Post-anal tail: It is an extension of the body away from the anus. Some chordates bear the tail with skeletal muscles, which assist in locomotion.
The phylum Chordata also contains the following characteristic features:
Phylum Chordata is divided into the following three subphyla:
Among the above three sub-phyla, the major subphylum is vertebrata because it contains a variety of organisms like fishes, amphibians, birds, reptiles and mammals while the first two sub-phyla, urochordata and cephalochordata are collectively known as protochoradata that have very few species in between them which are all marine animals. Besides, the phylum vertebrata bears a distinguishing backbone that is built up of bone or cartilage. They have a brain which is enclosed in a skull. They also have proper nervous system, circulatory system, and a skeletal system that provides proper shape and support.
The main characteristics of urochordata are:
Examples: Ascidia mentula , Salpa fusiformis, Doliolum nationalis.
The sub-phylum Urochordata contains the following three classes:
Example: Ascidia mentula
Example: Doliolum denticulatum
Example: Oikopleura longicaudata
Sub-phulum: Cephalochordata (Acraniata)
Examples: Mediterranean amphioxus or European lancelet: Branchiostoma lanceolatum
Sub-phylum: Vertebrata (Craniata)
The sub-phylum vertebrata incorporates the remarkable chordates which occupy high taxonomical ranks. All the vertebrates are placed under the single sub-phylum Vertebrata or craniata. The vertebrate possess a ‘back-bone’ which is the most characteristic features of the vertebrates. Thus, a vertebrate is defined as an animal having back bone consisting of a series of small bones (ring-like)or cartilage running throughout the length of the body along the mid-dorsal side, enclosing and protecting the spinal cord. On the other hand, all animals which do not possess vertebral column, are known as invertebrate. The vertebrates have acquired a number of characteristics features in addition to the basic chordates characterizes which are of high adaptive value and as much they are readily distinguished from the invertebrate-chordates.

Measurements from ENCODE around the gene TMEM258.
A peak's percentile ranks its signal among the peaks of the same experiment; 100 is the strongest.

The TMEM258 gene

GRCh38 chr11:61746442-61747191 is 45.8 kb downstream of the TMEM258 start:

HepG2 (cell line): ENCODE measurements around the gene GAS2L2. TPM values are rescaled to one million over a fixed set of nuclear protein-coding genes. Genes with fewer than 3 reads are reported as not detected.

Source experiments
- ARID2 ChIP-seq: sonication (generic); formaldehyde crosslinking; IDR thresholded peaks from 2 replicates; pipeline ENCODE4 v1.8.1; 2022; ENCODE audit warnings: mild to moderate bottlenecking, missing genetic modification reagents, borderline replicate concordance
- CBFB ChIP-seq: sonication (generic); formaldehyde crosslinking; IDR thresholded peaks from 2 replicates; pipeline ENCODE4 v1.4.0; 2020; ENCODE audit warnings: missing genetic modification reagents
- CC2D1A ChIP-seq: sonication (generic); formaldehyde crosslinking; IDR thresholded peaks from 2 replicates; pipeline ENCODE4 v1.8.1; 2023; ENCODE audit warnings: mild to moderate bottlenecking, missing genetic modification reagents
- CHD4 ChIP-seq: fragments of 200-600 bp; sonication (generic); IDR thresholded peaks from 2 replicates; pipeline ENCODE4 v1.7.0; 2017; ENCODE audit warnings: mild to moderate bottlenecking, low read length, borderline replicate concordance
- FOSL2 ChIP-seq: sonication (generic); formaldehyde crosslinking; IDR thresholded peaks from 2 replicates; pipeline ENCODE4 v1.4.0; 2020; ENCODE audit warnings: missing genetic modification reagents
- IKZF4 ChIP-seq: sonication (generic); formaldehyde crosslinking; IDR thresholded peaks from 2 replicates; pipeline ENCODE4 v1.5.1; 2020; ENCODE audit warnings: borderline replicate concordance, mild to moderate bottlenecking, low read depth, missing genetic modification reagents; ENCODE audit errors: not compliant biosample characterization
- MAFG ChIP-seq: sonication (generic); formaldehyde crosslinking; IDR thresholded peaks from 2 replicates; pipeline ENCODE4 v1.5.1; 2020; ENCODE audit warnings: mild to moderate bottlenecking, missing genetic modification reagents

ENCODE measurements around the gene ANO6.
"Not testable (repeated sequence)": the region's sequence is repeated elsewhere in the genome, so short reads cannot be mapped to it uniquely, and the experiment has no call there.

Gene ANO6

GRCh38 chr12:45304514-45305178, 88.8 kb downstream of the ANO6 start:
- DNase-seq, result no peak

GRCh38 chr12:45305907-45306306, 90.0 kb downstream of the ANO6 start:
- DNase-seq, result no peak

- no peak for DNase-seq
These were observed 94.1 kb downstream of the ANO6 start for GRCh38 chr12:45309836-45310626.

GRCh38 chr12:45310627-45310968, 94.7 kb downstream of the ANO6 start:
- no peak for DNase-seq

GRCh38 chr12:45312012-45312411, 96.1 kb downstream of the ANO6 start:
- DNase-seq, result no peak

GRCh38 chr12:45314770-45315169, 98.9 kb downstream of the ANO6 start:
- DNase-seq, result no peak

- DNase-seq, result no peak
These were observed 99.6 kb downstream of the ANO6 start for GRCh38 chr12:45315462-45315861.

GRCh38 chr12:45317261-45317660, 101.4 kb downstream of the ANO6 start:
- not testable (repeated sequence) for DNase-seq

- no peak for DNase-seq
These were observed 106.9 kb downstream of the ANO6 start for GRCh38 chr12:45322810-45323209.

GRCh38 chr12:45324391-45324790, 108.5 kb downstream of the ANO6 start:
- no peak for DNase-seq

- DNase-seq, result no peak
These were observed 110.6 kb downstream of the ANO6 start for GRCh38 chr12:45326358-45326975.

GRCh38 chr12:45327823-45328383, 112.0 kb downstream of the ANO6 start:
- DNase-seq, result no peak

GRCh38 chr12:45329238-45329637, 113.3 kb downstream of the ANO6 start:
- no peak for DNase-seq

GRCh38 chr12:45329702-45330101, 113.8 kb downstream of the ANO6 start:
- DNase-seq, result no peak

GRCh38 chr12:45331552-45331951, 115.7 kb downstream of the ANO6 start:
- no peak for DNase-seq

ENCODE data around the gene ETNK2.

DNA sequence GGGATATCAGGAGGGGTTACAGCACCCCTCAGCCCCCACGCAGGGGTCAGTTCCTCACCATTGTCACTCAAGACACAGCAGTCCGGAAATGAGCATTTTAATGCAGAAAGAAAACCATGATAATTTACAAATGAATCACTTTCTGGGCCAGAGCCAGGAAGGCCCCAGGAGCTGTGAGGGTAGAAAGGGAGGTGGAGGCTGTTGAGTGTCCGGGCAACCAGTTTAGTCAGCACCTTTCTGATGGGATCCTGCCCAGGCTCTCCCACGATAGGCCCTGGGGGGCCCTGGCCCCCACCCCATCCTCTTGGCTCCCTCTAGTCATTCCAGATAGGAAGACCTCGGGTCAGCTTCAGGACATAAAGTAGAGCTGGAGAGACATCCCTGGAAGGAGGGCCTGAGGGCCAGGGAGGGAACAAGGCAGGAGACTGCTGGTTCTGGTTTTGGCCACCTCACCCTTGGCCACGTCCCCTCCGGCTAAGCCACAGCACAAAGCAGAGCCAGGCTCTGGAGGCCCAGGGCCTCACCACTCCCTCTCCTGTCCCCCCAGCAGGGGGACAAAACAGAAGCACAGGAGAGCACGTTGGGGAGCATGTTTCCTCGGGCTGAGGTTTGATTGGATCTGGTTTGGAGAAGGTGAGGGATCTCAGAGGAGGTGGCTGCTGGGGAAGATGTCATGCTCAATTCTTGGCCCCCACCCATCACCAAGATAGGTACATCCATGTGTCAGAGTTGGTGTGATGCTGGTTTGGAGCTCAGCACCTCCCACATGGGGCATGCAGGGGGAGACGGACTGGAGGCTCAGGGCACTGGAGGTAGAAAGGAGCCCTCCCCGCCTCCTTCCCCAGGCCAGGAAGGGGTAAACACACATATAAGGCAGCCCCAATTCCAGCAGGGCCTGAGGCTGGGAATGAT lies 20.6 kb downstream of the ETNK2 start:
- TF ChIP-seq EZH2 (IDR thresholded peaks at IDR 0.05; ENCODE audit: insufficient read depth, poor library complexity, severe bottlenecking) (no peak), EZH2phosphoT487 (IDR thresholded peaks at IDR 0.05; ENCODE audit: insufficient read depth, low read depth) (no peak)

Characteristics of sub phylum Vertebrata
Sub Phylum Vertebrata is further classified into the following classes. They are:
Examples: Petromyzon marinus (Lamprey) and Myxine glutinosa (Atlantic Hagfish).
All bony fishes belong to the class Osteichthyes. All the representatives of Osteichthyes are cold-blooded which bear one pair of gill openings for breathing and different types of fins for swimming. Besides these, they have bony skeleton, jaws and one pair nostrils. The class Osteichthyes is the largest group of vertebrates in the world and it contains more than 30,000 fish species which account for about 96% of all fish species. This class does not contain sharks, rays, skates, lampreys and hagfishes. They have very keen sense organs with very good eyesight. They take a wide variety food, among them, some are herbivores, some carnivores and some take any kind of food at all(omnivores).